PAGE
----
Earlier this month, NeoCon offered an inside look at new trends transforming commercial design—highlighting enhancements in the offices of the future and the benefits of wellness-focused designs.
In the rapidly evolving interior landscape, chemistry creates high performing materials that help designers innovate. For example, the products of chemistry contribute to the durability and comfort of furniture, the energy efficiency of lighting and the aesthetics of stylish décor.
Read examples of how chemistry elevates designs:
Light-emitting diode (LED) lighting is a frequent choice for illuminating commercial spaces and offices, offering energy efficiency, durability and long life. In the future, LED lighting could cut global energy demand by a whopping 30 percent.
Vinyl flooring is moisture-resistant, durable and easy-to-clean — helping to provide a hygienic and safe environment in healthcare facilities, offices and restaurants. Luxury vinyl tile (LVT) offers high-end aesthetic designs and patterns for flooring surfaces that can be warm and comfortable underfoot.
Sustainable surfaces and countertops are made using a composite blend of epoxies, recycled glass, and other commonly discarded post-consumer materials. The end product can be composed of up to 90 percent recycled materials, helping designers attain LEED credits for their projects.
Water-based epoxy coatings dry quickly, providing a tough, protective layer for flooring in hotel lobbies or hospital hallways. Water-based epoxy resins are also used for high performance and decorative flooring, such as terrazzo flooring, chip flooring, and colored aggregate flooring.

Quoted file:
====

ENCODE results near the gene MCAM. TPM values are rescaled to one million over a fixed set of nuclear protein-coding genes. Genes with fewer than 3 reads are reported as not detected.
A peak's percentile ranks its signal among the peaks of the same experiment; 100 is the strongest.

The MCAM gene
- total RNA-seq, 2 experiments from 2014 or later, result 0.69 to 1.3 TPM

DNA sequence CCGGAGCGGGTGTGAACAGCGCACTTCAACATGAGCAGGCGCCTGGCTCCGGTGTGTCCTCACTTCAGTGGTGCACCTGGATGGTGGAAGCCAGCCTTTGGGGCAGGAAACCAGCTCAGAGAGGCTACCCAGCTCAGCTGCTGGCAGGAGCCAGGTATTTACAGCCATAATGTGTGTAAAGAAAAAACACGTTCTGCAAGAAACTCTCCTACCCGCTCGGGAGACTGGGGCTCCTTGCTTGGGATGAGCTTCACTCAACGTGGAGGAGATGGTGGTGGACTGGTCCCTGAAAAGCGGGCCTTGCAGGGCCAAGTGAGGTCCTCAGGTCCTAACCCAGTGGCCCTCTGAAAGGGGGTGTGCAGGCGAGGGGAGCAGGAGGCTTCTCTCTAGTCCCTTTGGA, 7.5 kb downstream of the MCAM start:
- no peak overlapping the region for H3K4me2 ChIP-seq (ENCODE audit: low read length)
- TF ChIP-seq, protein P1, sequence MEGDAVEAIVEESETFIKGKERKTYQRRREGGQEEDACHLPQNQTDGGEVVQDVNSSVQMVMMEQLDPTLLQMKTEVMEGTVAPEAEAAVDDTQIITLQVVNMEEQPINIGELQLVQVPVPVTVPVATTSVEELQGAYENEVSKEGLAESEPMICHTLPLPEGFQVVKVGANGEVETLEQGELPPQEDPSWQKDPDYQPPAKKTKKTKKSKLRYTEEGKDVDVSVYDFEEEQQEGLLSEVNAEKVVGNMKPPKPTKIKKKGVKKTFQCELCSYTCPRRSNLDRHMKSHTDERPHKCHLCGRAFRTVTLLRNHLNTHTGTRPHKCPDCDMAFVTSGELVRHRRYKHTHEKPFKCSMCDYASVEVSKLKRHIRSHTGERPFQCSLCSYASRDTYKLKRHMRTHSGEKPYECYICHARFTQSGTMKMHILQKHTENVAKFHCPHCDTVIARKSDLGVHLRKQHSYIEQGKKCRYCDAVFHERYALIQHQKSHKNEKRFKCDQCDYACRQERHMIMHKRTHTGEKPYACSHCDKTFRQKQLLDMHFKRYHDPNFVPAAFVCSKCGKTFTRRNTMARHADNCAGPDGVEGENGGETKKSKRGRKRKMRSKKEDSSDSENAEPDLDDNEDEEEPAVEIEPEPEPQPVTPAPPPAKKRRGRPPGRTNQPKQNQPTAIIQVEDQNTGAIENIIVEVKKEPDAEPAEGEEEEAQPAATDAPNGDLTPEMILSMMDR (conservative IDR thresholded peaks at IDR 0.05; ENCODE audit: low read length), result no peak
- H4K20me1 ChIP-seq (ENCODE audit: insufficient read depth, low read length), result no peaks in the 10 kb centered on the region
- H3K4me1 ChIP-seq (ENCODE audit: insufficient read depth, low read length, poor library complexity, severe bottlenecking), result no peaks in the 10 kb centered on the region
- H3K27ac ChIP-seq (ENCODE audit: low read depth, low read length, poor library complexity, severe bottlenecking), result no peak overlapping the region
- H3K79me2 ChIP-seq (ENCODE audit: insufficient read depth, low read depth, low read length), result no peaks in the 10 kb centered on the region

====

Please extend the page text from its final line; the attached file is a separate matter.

As a cushioning material in upholstered furniture, flexible polyurethane foam helps make furniture durable, comfortable and supportive. As a carpet underlay, polyurethane foam cushions floors, making it more comfortable to walk on.
Chemical manufacturing companies and interior design firms make great collaborators, working together on projects that use the latest science to create innovative technologies and materials. Below are a few examples of interior design projects at the headquarters of chemical manufacturing companies which have earned awards and certifications.
- FMC Corporation, one of the world’s leading specialty chemical companies, selected Granum A/I to design its global headquarters in the new FMC Tower at Cira Centre South in Philadelphia. FMC also selected HALCON to provide private office, open plan, and conference solutions for the 280,000 sf space. The completed project recently received LEED Gold Certification for its commercial interior, which uses sustainable materials and provides superior indoor air quality.
- International design practice Atelier Hitoshi Abe won the ICONIC AWARD for its reimagining of 3M Corporate Headquarters in St. Paul, Minnesota. Various spaces throughout the 3M campus were redesigned to reinvigorate the complex; including new stairs serve to improve circulation between different levels and tangram patterning in the courtyard.
- Two buildings at The Dow Chemical Company’s Texas Innovation Center in Lake Jackson, TX recently received LEED Gold Certifications, partly due to due to the work of Kirksey Architecture, which used leading interior design principles to achieve desired functionality and sustainability. The buildings save about 20% in annual energy use, 38% in annual water use and diverted 78% of construction waste from landfilling during the construction process.